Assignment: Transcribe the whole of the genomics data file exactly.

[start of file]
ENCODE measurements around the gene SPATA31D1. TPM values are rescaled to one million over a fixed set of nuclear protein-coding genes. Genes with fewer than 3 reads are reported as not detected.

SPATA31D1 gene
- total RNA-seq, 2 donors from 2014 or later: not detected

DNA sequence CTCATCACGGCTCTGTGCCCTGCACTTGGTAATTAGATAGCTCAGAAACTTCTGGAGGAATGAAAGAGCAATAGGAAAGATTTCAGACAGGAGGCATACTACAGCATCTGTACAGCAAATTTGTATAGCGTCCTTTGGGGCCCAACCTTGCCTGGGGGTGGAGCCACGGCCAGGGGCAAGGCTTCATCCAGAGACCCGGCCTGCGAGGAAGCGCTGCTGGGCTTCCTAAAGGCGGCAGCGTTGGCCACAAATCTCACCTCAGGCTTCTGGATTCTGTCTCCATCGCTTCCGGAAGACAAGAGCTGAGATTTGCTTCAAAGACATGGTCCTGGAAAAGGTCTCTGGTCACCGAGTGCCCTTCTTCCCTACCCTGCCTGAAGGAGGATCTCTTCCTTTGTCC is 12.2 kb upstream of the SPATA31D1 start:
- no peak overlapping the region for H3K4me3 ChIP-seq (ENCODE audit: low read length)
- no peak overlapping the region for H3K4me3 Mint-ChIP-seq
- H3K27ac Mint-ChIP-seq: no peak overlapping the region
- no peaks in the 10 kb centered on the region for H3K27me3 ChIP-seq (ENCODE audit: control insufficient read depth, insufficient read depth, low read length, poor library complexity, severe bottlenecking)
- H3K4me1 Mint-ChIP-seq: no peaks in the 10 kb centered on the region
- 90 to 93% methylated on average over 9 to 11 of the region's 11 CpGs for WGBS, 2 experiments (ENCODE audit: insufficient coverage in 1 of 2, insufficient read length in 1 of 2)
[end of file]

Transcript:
ENCODE measurements around the gene SPATA31D1. TPM values are rescaled to one million over a fixed set of nuclear protein-coding genes. Genes with fewer than 3 reads are reported as not detected.

SPATA31D1 gene
- total RNA-seq, 2 donors from 2014 or later: not detected

DNA sequence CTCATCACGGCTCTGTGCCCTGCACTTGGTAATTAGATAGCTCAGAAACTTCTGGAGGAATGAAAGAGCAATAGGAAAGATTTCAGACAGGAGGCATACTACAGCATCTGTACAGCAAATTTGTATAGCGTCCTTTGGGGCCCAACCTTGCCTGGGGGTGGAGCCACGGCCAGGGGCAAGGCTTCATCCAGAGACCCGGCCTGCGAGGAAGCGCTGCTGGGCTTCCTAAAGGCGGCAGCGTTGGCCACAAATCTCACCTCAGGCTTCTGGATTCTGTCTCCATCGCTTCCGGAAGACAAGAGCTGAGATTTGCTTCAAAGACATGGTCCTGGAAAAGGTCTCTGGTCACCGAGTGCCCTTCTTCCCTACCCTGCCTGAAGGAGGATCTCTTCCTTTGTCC is 12.2 kb upstream of the SPATA31D1 start:
- no peak overlapping the region for H3K4me3 ChIP-seq (ENCODE audit: low read length)
- no peak overlapping the region for H3K4me3 Mint-ChIP-seq
- H3K27ac Mint-ChIP-seq: no peak overlapping the region
- no peaks in the 10 kb centered on the region for H3K27me3 ChIP-seq (ENCODE audit: control insufficient read depth, insufficient read depth, low read length, poor library complexity, severe bottlenecking)
- H3K4me1 Mint-ChIP-seq: no peaks in the 10 kb centered on the region
- 90 to 93% methylated on average over 9 to 11 of the region's 11 CpGs for WGBS, 2 experiments (ENCODE audit: insufficient coverage in 1 of 2, insufficient read length in 1 of 2)